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Let $\mathcal{H}_A \otimes \mathcal{H}_B$ be the tensor product of two finite dimensional Hilbert spaces, let $d = \operatorname{dim}(\mathcal{H}_A \otimes \mathcal{H}_B)$ and let $| \psi \rangle \in \mathcal{H}_A \otimes \mathcal{H}_B$ be a pure entangled state.

We say the entanglement in $| \psi \rangle$ is $\epsilon_0$-robust, for some $\epsilon_0 \in [0,1]$, if $ (1-\epsilon) | \psi \rangle \langle \psi | + \epsilon \, \mathbb{I}/d$ is entangled for all $\epsilon \in [0, \epsilon_0]$. More generally we say the entanglement in $| \psi \rangle$ is completely $\epsilon_0$-robust if $ (1-\epsilon) | \psi \rangle \langle \psi | + \epsilon \, \tau$ is entangled for all $\epsilon \in [0, \epsilon_0]$ and all states $\tau$ on $\mathcal{H}_A \otimes \mathcal{H}_B$.

Are there any pure entangled states that are not $\epsilon_0$-robust (or completely $\epsilon_0$-robust) for all $\epsilon_0 > 0$?

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The set of separable states is closed.

Thus, around any entangled state - not necessarily pure - there is an $\epsilon$-ball which lies entirely within the entangled states.

Or, in the language of your question: All entangled states are "robust".

(As illustrated by DaftWullie's answer, the size of this ball can depend on the state: There are pure entangled states arbitrarily close to separable ones.)

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For a fixed $\epsilon_0$, why not simply consider $$ |\psi\rangle=\cos\theta|00\rangle+\sin\theta|11\rangle? $$ Since it's a two-qubit state, entanglement can be determined using the PPT criterion. Hence, $$ \rho=(1-\epsilon)|\psi\rangle\langle\psi|+\epsilon I/4 $$ is entangled if $\epsilon<2\sin(2\theta)/(1+2\sin(2\theta))$. Any $\epsilon$ you give me, and I just pick $0<\theta<\arcsin(\epsilon_0/2)/2\approx\epsilon_0/4$, and the state is not $\epsilon_0$-robust. Given there exists a state that is not $\epsilon_0$-robust, entanglement is not completely $\epsilon_0$-robust.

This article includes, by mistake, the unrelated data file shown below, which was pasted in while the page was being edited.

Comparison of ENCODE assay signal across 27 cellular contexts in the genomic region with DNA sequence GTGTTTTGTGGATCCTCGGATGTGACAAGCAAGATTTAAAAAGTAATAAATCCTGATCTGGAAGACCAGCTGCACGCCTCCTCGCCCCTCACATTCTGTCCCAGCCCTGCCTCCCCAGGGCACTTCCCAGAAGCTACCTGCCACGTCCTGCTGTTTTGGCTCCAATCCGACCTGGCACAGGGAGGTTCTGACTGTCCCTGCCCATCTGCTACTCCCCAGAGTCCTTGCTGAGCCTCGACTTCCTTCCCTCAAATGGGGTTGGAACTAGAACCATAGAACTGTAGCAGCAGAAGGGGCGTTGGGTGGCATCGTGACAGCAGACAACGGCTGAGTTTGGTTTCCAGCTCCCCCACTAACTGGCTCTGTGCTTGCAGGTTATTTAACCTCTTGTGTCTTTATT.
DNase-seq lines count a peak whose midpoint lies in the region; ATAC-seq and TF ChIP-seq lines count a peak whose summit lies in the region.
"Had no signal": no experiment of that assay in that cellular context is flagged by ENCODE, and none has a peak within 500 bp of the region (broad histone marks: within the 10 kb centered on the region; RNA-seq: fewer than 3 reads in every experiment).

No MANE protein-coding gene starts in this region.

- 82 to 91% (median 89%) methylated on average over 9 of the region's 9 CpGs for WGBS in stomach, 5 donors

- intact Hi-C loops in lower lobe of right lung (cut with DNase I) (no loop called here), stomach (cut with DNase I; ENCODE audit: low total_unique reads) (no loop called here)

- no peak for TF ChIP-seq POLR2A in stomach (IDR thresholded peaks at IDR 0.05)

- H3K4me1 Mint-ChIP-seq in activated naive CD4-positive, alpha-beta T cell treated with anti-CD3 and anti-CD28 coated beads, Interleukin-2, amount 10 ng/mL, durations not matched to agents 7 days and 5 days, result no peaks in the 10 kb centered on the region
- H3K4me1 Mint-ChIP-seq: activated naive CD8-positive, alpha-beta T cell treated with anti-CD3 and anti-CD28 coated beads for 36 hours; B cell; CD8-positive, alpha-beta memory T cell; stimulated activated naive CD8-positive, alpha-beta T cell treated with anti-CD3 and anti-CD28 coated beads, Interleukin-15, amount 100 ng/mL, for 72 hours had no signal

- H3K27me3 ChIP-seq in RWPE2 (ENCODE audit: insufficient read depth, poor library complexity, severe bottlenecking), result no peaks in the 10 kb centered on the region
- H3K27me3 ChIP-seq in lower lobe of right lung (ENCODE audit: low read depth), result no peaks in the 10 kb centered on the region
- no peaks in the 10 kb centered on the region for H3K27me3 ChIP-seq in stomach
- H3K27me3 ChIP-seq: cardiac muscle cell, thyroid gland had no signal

To prove things the other way around (for fixed $|\psi\rangle$, is there always a non-zero $\epsilon_0$ such that for all $\epsilon<\epsilon_0$, the mixed state is entangled?), we can consider entanglement witnesses. Let $W$ be an entanglement witness for $|\psi\rangle$. We have $\text{Tr}(W\rho)\geq 0$ for all separable states $\rho$ and $\text{Tr}(W|\psi\rangle\langle \psi|)=-\sigma<0$.

Now, the trace of $W$ will be some specific value $\text{Tr}(W)=k\geq 0$ (this is positive since the maximally mixed state is separable). Consider $$ \text{Tr}(W(\epsilon I+(1-\epsilon)|\psi\rangle\langle\psi|))=\epsilon k-(1-\epsilon)\sigma. $$ For any $$ \epsilon<\frac{\sigma}{k+\sigma}, $$ the trace is negative and hence the state is entangled.

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  • $\begingroup$ Thanks, but I didn't mean to ask if for a fixed $\epsilon_0$ whether there exists a state that is not $\epsilon_0$-robust. Rather I meant to ask whether there exists a state which has no non-zero robustness, i.e. $ | \psi \rangle$ is entangled but $ (1-\epsilon) | \psi \rangle + \epsilon \, \mathbb{I}/d$ is separable for all $\epsilon > 0$. $\endgroup$ – Rammus Aug 4 at 15:16

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